Carpenter Bees

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General Information Regarding the Lives of Carpenter Bees

Carpenter bees are a large family of bees with about 500 different subspecies, and about 31 sub genera. Their name comes from their tendency to excavate tunnels into wood for nesting purposes. They are most commonly noticed in late springtime or the beginning of summer. This is because they can be found hovering around the outside of homes. Usually these bees are searching for a suitable mate or looking for a good spot to build their next residence. The male carpenter bees lack a stinger, but make up for it with their aggressive personalities. Female carpenter bees on the other hand have very powerful and painful stingers but because of their docile nature will reserve its use for emergencies, such as when they are being handled or when they are making the pollen provisions for their eggs. 

While they are easy to mistake for a typical bumble bee they do differ – carpenter bees have a black, bare, and shiny upper abdomen. Some male species of carpenter bee will also have a white or yellow face, but females will not. Male carpenter bees also differ from female carpenter bees because they often have considerably larger eyes because of their mating behavior. Another fun fact, some carpenter bees have a pouch like body part on their first metasomal tergite, it is called the acarinarium. Its purpose is to house mites. The overall connection between the bees and the mites residing in this pouch is unknown currently. These bees aren’t invincible either, and are often prey for woodpeckers and other species of bird. Large species of predatory flies will also eat the carpenter bees, and some flies will lay their eggs at the opening of bee nests and the maggots will eat the carpenter bee larvae 

Carpenter bees also differ from bumble bee in the way they construct their abodes. While the common bumble bee colony will build their nest in the ground, carpenter bees prefer to lay their eggs in the tunnels they’ve drilled out. These bees will choose unpainted, bare, or worn softwoods over painted or pressure treated woods. Redwood, Cedar, Cypress and Pine woods are the perfect material for a carpenter bee’s home. Common places to look for a carpenter bee’s nest would be eaves, facia boards, window trim, wooden shakes, decks, paneled siding, and some outdoor furniture. 

When the carpenter bees start coming out and finding mates, the fertilized females will dig separate tunnels into wood. Each tunnel has a perfectly circular entrance and is about the size of a dime. Another way to tell if the tunnel is from a carpenter bee is to look for sawdust (also known as frass) that is the color of fresh cut wood laying below the hole. You can also listen for burrowing sounds being emitted from the wood as well. After the females have completely excavated their nests they will lay their eggs there and then give each egg a ball of pollen to make it through the winter. The larvae will slowly feed off this pollen, and they will emerge from the tunnel as full grown adults at the end of the next summer. A female may make a new tunnel the next year, or she may just enlarge an old tunnel and reuse it.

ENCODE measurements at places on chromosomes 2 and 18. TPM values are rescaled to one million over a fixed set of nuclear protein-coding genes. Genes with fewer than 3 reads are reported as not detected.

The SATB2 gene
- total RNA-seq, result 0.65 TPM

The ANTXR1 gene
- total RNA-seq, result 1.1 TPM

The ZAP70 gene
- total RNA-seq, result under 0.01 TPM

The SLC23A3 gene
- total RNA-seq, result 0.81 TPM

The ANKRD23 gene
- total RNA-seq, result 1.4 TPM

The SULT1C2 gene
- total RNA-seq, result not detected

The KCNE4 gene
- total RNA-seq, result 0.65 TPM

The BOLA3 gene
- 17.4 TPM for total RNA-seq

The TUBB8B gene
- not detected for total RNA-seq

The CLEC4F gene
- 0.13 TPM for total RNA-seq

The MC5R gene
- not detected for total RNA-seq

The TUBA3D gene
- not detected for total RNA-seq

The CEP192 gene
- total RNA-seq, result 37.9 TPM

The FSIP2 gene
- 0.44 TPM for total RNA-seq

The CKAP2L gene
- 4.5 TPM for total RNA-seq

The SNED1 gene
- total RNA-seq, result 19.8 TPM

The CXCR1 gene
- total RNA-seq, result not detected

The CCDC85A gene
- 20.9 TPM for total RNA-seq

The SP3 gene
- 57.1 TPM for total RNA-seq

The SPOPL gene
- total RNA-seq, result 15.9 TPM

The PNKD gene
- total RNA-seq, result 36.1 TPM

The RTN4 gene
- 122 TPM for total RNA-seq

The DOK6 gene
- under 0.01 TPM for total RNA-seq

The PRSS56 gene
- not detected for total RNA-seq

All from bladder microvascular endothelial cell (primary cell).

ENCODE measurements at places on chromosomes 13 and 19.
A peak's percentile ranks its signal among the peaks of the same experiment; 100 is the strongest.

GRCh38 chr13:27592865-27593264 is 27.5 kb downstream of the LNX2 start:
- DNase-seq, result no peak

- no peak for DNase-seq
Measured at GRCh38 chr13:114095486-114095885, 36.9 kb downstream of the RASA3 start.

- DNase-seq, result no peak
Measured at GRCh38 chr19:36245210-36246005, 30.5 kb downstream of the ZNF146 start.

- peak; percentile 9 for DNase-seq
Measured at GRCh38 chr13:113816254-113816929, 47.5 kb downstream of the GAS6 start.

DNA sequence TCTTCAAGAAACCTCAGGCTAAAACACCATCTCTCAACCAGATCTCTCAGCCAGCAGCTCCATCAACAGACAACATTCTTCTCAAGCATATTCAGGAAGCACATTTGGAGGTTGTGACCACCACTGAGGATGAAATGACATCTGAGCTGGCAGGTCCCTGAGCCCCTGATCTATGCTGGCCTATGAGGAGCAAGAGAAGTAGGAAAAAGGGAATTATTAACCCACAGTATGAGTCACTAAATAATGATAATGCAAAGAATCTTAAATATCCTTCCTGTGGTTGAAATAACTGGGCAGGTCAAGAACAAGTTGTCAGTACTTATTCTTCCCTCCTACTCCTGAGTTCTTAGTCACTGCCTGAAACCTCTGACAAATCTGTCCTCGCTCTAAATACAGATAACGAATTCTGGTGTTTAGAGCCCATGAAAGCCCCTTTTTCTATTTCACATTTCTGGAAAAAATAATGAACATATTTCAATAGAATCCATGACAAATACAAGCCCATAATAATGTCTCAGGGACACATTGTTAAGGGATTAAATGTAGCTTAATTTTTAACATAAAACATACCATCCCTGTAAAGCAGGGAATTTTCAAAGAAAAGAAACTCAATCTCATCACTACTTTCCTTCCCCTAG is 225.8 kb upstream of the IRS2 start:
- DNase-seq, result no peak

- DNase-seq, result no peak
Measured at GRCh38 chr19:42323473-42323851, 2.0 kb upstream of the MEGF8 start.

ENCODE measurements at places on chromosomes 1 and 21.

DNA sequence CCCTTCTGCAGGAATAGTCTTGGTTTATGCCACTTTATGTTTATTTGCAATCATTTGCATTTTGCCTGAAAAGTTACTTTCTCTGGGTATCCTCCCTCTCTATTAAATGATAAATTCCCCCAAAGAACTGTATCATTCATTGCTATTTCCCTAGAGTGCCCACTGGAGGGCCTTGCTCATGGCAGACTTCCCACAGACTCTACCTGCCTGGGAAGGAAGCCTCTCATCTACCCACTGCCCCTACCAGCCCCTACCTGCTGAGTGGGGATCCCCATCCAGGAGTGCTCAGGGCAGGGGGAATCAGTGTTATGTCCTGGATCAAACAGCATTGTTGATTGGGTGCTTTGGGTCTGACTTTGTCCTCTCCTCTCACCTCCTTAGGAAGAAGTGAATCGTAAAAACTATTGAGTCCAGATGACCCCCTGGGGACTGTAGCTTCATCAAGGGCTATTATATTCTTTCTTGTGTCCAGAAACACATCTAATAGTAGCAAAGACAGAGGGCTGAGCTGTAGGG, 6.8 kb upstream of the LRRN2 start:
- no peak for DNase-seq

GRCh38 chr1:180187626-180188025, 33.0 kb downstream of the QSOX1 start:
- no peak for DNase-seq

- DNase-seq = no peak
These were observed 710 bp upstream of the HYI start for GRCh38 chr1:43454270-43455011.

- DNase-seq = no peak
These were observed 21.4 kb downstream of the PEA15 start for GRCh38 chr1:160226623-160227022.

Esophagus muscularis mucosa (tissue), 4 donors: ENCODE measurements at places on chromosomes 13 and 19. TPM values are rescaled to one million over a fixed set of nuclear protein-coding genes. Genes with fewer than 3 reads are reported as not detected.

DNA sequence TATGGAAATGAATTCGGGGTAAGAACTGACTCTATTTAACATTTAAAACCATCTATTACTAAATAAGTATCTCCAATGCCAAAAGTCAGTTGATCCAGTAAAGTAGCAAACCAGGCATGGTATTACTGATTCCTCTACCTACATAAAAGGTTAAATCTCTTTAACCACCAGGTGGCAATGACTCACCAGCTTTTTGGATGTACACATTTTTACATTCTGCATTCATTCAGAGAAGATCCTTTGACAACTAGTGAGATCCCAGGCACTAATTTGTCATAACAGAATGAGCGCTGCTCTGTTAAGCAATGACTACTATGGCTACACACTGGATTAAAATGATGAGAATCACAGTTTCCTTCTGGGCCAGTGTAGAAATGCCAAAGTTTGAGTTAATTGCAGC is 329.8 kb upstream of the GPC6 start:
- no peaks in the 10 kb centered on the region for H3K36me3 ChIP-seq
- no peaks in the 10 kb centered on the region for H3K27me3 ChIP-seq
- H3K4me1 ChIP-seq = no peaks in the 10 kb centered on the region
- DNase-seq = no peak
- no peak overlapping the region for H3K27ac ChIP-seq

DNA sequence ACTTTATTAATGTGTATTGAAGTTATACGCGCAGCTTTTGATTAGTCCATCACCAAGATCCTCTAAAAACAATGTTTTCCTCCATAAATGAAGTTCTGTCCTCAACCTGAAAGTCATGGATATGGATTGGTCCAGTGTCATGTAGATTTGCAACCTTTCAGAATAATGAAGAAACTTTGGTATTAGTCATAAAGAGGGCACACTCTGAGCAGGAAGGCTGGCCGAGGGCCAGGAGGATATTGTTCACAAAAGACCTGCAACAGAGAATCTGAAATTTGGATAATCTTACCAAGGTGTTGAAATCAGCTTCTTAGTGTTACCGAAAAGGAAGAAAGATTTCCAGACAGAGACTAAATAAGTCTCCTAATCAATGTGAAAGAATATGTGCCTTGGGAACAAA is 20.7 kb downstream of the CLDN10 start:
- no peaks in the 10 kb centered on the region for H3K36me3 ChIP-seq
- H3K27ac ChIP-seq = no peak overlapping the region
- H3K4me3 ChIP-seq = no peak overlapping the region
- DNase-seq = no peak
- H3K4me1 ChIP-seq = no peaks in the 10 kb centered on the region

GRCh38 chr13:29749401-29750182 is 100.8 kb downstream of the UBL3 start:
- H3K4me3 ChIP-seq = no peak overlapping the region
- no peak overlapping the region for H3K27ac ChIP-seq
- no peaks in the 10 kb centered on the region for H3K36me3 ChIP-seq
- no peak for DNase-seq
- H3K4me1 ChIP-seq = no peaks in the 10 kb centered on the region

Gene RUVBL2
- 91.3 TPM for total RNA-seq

Carpenter bees tend to be a solitary species, but some will form simple social groups. The females carpenter bees may live in communities of mothers, daughters, and sisters. They will use small pieces of wood to put up partitions between each cell in the nest for individual privacy. They also will set up a division of labor when they do cohabitate. Some bees may be responsible for nest laying, or foraging while another set will be responsible for colony guarding and excavating. After an extended period of time, wood that has been used for these nests and colonies may contain a considerable amount of damage. The subspecies of carpenter bees that are solitary will still build their nests close to one another. The usual chain of progression goes – the founding bee forages, build a nest, lays its egg, and guards them. Then when that generation hatches they will move on to their own nests. One subspecies, Xylocpa pubescens, may have both solitary or community nests. 

The most effective method for keeping your home safe from carpenter bees would be to ensure that all exposed wood surfaces are painted. You can also choose to use a wood stain, varnish, or preservative – but these methods, while being somewhat sufficient, don’t guarantee protection. It is also advised to keep garages and outbuilding closed during the carpenter bee’s mating season.  To treat tunnels of wood that have already been dug out, you can also utilize an insecticide dust into the opening. After treatment is performed, it is best to leave the nest open so other bees can come in and out and spread the poison to one another. Then a few days later you can plug the tunnel with a wooden dowel covered in wood putty or carpenters glue. This will safeguard that area from future use as a carpenter bee’s nesting gallery. 

Contact Alliance Pest Services for all your Carpenter Bee and stinging insect pest control problems.  

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